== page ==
Trevor explained that the Mary Rose was a well travelled ship, having cruised around the UK and Scotland for 34 years, before that fateful day in around 1544. The French fleet was a determined effort to strike a blow against Henry VIII, whose forces had acquired parts of France in an earlier raid in the opposite direction. So the force sent over was stronger than the later Armada sent by Phillip of Spain against Elizabeth. The ships raided the eastern side of the Isle of Wight, and were anchored off Bembridge. The British fleet, smaller than that of the French, sailed out of Southampton water into the middle of the Solent, but in the first action the Mary Rose changed course off Southsea, and with so many extra troops on board, and lower gunports open – with possibly an untrained crew consisting of many Spanish POWs – the ship turned turtle, and sank very fast.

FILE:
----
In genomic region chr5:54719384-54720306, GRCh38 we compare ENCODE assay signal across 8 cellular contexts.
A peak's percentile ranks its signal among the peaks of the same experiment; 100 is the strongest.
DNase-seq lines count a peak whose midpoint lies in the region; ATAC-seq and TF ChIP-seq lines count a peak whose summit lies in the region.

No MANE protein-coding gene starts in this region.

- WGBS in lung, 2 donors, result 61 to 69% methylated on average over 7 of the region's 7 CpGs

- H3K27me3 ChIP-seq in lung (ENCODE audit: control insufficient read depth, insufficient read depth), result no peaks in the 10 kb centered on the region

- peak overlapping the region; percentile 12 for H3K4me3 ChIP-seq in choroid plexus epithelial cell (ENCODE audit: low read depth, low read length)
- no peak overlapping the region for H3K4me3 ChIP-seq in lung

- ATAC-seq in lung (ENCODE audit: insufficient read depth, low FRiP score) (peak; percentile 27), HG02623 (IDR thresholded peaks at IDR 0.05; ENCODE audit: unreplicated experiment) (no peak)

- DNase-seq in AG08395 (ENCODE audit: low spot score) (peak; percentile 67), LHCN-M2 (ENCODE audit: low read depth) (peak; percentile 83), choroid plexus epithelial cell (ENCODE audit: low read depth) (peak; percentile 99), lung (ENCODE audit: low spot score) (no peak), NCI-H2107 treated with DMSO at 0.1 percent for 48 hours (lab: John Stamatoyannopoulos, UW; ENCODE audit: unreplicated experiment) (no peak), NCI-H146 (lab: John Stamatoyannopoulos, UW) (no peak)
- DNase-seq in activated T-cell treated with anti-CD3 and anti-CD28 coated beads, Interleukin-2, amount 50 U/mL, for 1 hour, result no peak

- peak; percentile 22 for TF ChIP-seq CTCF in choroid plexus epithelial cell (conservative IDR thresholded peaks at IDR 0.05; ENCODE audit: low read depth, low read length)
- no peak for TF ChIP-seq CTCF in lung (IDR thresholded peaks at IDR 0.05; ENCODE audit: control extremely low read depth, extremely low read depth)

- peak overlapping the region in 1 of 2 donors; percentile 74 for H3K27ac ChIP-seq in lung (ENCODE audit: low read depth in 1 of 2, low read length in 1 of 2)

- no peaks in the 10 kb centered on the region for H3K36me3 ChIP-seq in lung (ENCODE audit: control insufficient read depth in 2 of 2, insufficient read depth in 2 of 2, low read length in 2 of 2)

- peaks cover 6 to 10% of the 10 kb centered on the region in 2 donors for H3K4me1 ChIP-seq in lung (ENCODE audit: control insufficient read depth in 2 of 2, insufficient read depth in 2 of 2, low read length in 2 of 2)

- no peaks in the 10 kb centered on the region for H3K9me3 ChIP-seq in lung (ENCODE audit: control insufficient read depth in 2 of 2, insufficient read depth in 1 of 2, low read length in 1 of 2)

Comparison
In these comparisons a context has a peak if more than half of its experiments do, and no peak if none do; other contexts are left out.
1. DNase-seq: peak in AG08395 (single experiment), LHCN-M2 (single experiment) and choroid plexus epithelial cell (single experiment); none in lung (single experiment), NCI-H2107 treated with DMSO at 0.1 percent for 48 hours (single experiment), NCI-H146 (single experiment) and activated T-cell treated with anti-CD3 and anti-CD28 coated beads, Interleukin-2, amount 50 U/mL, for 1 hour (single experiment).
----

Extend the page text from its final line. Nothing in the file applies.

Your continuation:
DSCN0366Trevor was dressed in the clothes of a typical sailor of the time, a better than average sailor as he could afford a shirt! The slashes seen in jackets of those days were really to be able to show off the extent and quality of the shirt underneath! He also brought many artefacts modelled on what was found in the Mary Rose excavations, and explained the sometimes gory details about them. The ship was excavated purely by volunteer divers in the 1970s, and raised in the 1980s, after various gifts and external funding was raised. After years of washing and treatment and drying, the side of the ship raised will be seen from Christmas without the air ducts and other preservation pipe-work all round it.

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The Portsmouth dockyard visitor centre includes the Mary Rose as one of the attractions included in the day ticket!